Encyclopedia of Educational Philosophy and Theory

2017 Edition
| Editors: Michael A. Peters


  • Sione Tu’itahiEmail author
Reference work entry
DOI: https://doi.org/10.1007/978-981-287-588-4_14

Central to the theory and practice of Tongan education is the notion of poto, the ultimate outcome of learning, from a Tongan perspective. So what is poto? This entry describes poto and explores its many forms and uses in education and other fields within a Tongan context. The Tongan knowledge system, tala-e-fonua, is discussed to explicate further the notion of poto.

Poto means wise, discerning, intelligent, and clever (Schneider 1977; Rabone 1845). Churchward ( 1959) refers to poto as “to be clever, skilful; to understand what to do and be able to do it.” In her study of Tongan education, Helu-Thaman ( 2001) identified three basic educational ideas: ako, ‘ilo, and poto. She elaborates:

Ako is used to denote learning as well as searching, and in the early part of the nineteenth century it was also used to mean teaching. Later when schools were introduced, the term faiako (making learning) was used to refer to a school teacher. ‘Ilodenotes knowing, knowledge and information and implies...

This is a preview of subscription content, log in to check access.


  1. Churchward, C. M. (1959). Tongan dictionary. London: OUP.Google Scholar
  2. Durie, M. (2004). Exploring the interface between science and indigenous knowledge. Paper presented at 5th APEC Research and Development Leaders Forum, March 11, 2004, ChristchurchGoogle Scholar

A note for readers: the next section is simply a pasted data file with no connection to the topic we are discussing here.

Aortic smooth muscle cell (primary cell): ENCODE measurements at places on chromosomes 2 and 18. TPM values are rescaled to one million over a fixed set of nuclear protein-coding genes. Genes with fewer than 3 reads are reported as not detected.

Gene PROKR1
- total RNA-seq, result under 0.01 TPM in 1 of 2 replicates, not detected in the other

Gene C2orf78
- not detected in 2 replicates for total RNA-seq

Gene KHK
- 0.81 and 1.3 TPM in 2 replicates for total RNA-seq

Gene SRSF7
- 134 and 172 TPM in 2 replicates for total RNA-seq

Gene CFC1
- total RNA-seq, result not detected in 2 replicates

3. Helu-Thaman, K. (2001). Towards culturally inclusive teacher education with specific reference to Oceania. International Education Journal, 2(5), 53.Google Scholar
  4. Māhina, O. (1992). The Tongan traditional history Tala-e-Fonua. Unpublished Doctoral Thesis, Australian National University, Canberra.Google Scholar
  5. Rabone, S. (1845). A vocabulary of the Tongan language. Neiafu, Tonga: Wesleyan Mission Press.Google Scholar
  6. Schneider, T. (1977). Functional Tongan-English, English-Tongan Dictionary. Suva: Oceania Printers.Google Scholar
  7. Tu’itahi, S. (2009). Langa Fonua: How a Tongan Kāinga strived for social and economic success, Pasifika@Massey. Auckland, New Zealand: Massey University.Google Scholar

Copyright information

© Springer Nature Singapore Pte Ltd. 2017

Authors and Affiliations

  1. 1.Health Promotion Forum of New ZealandAucklandNew Zealand

Section editors and affiliations

  • Linita Manu'atu
    • 1
  1. 1.Operational Manager/Consultant in EducationLoto'Ofa WhatuManawa Educational ServicesAucklandNew Zealand